Dallas — Nuestra Pastorela, co-authored by Jeffry Farrell and David Lozano, and directed by Jeffrey Colangelo for Cara Mía Theatre Co., successfully intertwines several theatrical traditions: the traditional Christmas Mexican shepherds’ play, the Spanish picaresque, contemporary physical theater and that of the clownesque.
The pastorela tradition (the origin of the word is French, pastourelle, meaning all things related to shepherds) came to the New World from northern Spain via the Catholic evangelical practice by Franciscan friars. The celebration in Mexico normally coincides with the Aztec winter solstice, celebrated by that ancient culture between the 7th to the 26th of December, which coincided well with the Catholic calendar’s birth of Jesus. In some parts of Latin America, such as Puerto Rico, the pastorela is known as posadas (Spanish word for a stop-over at a lodging).
The theme of all pastorelas have the shepherds defy the temptations along the way posed by Lucifer (Luzbel in Cara Mía’s version, devilishly played by R. Andrew Aguilar). The shepherds triumph by rejecting evil (in this case the seven deadly sins) to follow the northern star and bring gifts to the baby Jesus. The picaresque aspect highlights the travails of rogue characters of lower class, bringing in the clownesque by casting the three shepherds as clowns, Niña Clown (played by the mesmerizing Frida Espinosa Müller), Niño Clown (by the delightful Shawn Gann) and Mama Clown (played by the forcefully wonderful Priscilla Rice).
Lozano originally developed the role of Niño but could not perform it this year due to a prior commitment to direct a senior student production The Siege of Numancia at the University of North Texas (with highly sophisticated mise-en-scène and acting, by the way). According to him, this original version of the pastorela was developed by him and co-author Farrell in an organic way, emerging from the tradition of physical theater. Farrell trained under the legendary French actor-mime Jacques Lecoq, and Lozano trained under Farrell.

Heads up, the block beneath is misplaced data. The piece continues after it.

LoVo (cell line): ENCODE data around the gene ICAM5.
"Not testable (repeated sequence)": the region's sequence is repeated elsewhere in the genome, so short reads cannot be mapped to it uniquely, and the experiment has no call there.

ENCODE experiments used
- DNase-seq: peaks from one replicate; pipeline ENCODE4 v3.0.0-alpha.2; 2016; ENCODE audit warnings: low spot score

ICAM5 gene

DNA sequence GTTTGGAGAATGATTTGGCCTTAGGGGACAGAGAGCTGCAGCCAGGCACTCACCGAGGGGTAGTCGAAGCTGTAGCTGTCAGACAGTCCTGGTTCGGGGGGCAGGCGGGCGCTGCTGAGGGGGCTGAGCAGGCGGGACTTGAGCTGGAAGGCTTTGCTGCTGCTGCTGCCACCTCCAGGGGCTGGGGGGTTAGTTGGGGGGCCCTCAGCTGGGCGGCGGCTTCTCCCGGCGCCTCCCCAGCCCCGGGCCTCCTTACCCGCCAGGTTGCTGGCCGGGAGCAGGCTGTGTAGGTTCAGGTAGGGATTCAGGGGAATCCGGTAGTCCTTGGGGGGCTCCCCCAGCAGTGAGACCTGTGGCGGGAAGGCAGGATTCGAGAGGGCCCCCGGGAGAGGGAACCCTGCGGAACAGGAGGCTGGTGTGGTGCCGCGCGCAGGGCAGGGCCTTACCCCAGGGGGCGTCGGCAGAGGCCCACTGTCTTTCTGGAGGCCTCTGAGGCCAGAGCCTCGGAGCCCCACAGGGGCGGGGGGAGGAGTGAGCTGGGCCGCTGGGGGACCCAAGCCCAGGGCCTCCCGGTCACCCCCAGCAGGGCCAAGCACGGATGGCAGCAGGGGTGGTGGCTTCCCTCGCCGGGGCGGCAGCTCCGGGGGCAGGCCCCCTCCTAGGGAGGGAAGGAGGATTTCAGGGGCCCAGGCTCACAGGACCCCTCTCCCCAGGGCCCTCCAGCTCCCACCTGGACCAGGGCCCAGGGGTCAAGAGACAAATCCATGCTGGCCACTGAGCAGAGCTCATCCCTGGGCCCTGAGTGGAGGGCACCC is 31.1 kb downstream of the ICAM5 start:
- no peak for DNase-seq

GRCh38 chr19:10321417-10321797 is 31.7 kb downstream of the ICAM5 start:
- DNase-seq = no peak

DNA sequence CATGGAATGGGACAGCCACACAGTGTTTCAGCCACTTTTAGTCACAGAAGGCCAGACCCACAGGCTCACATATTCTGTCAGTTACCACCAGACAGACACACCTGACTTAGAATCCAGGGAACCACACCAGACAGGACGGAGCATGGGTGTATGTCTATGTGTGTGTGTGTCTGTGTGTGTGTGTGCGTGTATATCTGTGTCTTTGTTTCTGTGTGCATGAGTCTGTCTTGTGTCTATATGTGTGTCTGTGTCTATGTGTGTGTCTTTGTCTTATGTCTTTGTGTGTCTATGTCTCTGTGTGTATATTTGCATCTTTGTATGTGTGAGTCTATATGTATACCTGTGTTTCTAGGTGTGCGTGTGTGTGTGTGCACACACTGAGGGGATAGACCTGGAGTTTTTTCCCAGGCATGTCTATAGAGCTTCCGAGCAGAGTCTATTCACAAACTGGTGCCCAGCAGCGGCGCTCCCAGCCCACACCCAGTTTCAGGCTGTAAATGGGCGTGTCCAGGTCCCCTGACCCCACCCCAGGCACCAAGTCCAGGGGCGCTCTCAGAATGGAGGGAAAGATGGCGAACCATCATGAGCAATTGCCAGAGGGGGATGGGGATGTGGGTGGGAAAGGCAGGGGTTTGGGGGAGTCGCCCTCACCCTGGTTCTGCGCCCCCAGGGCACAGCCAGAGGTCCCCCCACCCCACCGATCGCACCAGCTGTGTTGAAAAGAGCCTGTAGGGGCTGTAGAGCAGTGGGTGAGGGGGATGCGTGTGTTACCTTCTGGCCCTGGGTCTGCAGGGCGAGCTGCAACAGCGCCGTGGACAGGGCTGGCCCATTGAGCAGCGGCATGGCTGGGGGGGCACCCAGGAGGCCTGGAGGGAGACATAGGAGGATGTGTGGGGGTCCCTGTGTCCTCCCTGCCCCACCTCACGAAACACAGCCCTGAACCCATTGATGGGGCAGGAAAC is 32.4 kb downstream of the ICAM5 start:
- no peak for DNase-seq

According to Lozano, the genesis of this type of work for him began in 2004, during workshops with the well-known Mexican Laboratorio de la Máscara (Laboratory of the Mask). It was there that he had a clown workshop with Joan Schirle, the director of Dell’Arte International, and developed the skills to drive the dramatic action through physical comedy, and nonsensical language. Anyone who saw Cara Mía’s 2016 Teatro en Fuga Festival of new works can attest to Lozano’s (and Colangelo’s) instincts for the clown in the hilarious Gog and Magog.
Colangelo’s physical theater techniques add moments of high energy and visual impact through the frequently awesome maneuvers. Colangelo’s collaborations with Cara Mía continue to yield fruitful results.
The character of Pingo (brilliantly embodied by Omar Padilla) is a humorous Mexican devil-in-training under the auspices of the more magnificent Luzbel. Gabriel (played majestically by Jamal Sterling) counterbalances the evil with the seriousness due to a dutiful servant of God the Father. As goes the saying, it is more fun to play the bad guy, and in this piece the fun factor in the battle between good and evil tilts towards the antics of temptation, played seductively by Estrellita (Alejandra Flores) and Pingo. A very pregnant María (Alycya Magaña, beatic and beautifully costumed with the sky and the stars dressed in costumes by Emilee Kyle) and José (handsomely played by Edwin Aguilar).
But it is the clown shepherds that carry the show’s buffoonery and dramatic action. Priceless moments include Frida Espinosa Müller’s Niña and her white sheep (designed by Tish Mussey), Gann’s Niño pulling up his pants in order to stand up to Luzbel, and Rice’s Mama Clown’s ability to knock some sense into her mischievous children.
Speaking of which, part of the audience is seated on stage, including gleeful children who were brought into the action. The rapport between the clowns and the kids was magical and added an element of visual pleasure. In addition, the lighting design (Linda Blase), properties (Frida Espinosa Müller) and the original musical composition played on keyboards by Andrés Alameda add the final, but integral touches to an overall successful and delightful production. The ending is a bit ambiguous, however, leaving the audience wondering when exactly to clap. This production will brighten up hearts and spirits during this Christmas season.
» Teresa Marrero is Professor of Latin American and Latina/o Theater at the University of North Texas Department of Spanish. She is also an Advisory Board member of the Latina/o Theater Commons.